Violence in the Atacama Desert during the Tiwanaku period: social tension?

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Abstract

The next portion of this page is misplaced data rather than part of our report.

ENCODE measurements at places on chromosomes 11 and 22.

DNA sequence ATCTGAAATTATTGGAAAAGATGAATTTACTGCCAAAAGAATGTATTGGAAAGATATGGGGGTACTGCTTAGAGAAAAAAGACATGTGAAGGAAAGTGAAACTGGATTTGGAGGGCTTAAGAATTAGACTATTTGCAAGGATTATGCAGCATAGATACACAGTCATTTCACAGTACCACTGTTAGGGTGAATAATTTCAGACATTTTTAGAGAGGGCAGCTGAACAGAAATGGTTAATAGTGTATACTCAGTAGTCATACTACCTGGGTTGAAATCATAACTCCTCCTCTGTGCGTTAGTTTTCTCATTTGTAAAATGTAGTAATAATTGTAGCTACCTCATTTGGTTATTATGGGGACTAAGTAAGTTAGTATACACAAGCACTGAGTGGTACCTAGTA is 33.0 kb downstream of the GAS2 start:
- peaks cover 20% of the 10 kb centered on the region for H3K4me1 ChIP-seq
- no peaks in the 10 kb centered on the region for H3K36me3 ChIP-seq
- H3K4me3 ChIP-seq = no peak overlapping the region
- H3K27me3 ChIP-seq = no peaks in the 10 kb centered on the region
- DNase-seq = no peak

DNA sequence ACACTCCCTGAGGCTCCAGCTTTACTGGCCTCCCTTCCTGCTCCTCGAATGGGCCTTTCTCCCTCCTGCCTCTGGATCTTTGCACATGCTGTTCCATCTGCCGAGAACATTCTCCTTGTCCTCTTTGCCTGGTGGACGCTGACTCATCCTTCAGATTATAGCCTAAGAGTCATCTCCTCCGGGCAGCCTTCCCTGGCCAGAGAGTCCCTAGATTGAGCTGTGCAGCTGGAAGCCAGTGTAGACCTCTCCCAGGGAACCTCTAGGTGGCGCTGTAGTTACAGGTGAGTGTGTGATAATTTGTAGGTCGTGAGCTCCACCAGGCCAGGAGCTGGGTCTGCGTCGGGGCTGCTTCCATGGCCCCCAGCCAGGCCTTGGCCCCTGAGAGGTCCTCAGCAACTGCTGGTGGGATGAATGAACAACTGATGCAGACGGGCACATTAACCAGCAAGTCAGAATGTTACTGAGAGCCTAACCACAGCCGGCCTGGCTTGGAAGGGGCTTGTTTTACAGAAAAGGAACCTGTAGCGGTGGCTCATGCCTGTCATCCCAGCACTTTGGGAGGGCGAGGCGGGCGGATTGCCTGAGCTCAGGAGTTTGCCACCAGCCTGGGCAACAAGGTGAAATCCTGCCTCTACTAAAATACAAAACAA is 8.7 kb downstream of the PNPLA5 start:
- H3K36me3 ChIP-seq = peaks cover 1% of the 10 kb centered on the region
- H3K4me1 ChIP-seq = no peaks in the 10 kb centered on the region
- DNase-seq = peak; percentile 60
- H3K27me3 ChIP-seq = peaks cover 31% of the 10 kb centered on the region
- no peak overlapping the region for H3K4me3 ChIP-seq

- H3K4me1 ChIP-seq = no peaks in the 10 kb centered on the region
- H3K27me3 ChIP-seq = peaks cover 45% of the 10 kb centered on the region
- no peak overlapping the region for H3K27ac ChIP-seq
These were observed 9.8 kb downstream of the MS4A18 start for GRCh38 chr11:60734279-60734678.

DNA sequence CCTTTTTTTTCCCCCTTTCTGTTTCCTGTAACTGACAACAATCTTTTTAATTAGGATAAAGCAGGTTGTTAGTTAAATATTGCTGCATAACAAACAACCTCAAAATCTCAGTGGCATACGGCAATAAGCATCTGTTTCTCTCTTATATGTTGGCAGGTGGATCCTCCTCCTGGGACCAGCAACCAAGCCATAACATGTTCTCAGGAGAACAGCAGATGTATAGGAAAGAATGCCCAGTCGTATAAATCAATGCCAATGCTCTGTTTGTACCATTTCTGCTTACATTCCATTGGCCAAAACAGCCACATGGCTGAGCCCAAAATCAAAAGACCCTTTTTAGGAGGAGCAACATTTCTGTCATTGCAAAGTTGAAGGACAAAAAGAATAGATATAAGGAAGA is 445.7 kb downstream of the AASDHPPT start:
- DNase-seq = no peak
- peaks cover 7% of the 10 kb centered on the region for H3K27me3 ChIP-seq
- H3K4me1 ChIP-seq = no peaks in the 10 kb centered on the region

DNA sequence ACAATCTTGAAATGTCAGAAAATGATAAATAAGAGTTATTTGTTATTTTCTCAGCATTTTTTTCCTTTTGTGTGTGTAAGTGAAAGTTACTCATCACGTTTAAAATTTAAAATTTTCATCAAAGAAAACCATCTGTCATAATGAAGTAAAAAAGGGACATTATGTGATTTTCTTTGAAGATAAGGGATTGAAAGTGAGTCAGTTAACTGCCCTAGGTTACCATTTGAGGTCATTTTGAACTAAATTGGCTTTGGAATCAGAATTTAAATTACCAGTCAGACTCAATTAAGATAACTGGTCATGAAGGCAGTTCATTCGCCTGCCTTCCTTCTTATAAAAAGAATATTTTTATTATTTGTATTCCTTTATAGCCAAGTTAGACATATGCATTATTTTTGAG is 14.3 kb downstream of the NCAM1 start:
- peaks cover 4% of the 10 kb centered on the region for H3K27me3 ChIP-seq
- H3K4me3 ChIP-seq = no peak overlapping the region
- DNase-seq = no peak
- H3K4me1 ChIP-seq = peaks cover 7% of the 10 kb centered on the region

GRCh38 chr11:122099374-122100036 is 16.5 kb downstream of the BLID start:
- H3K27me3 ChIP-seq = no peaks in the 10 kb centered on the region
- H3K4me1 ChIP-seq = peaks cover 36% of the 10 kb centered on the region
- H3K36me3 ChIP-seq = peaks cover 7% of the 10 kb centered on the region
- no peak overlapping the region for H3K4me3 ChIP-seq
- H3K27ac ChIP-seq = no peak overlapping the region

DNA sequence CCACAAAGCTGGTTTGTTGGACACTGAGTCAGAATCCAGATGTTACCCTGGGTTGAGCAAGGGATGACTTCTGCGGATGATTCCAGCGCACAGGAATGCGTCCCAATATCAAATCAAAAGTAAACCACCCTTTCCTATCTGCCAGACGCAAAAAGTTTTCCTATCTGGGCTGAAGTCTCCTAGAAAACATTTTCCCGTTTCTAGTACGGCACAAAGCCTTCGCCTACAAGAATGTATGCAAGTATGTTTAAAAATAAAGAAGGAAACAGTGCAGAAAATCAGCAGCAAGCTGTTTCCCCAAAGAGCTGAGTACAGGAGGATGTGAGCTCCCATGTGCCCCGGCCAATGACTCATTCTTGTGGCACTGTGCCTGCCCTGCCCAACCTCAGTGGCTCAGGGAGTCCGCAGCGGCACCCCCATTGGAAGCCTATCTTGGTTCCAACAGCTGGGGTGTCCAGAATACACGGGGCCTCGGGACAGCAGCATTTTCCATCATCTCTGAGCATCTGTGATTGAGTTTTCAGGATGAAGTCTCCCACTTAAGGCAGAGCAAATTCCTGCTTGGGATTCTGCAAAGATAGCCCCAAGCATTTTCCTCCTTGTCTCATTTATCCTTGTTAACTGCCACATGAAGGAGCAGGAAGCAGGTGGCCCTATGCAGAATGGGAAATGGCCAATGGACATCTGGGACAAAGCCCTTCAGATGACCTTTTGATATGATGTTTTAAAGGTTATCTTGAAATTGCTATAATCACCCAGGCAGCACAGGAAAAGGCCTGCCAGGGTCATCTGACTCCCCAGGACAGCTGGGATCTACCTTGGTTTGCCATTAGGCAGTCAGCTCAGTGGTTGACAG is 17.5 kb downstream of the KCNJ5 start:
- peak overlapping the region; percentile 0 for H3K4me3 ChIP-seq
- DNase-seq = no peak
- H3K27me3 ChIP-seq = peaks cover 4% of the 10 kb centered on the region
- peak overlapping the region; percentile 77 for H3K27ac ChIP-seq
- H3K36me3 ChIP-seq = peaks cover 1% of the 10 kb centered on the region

Tiwanaku influence significantly affected the lifestyle of the prehistoric peoples of the Atacama Desert as it represented an important period of social and economic change. Such intense changes as social stratification and new religious and ideological influences have always been characterized as peaceful ones. Palaeopathological studies based on the violence-induced traumatic lesions of 64 well-preserved human skeletons from an excavated funerary site named Solcor-3 have facilitated a comparison between Pre-Tiwanaku and Tiwanaku periods. Results show an increase in violence between males represented by low-intensity skull traumas, arrow wounds and a high mortality rate between 20 and 30 years of age during the Tiwanaku period. The interpretation of this data is contrary to the model of peaceful acceptance of the changes that followed the Tiwanaku influence into the Atacama. At least for Solcor-3, economic and political factors should be re-considered in order to explain the emergence of social tension during the Tiwanaku period. In the future, more detailed studies will probably help to clarify if conflicts had also extended to other sites in San Pedro de Atacama under Tiwanaku influence. Copyright © 2004 John Wiley & Sons, Ltd.

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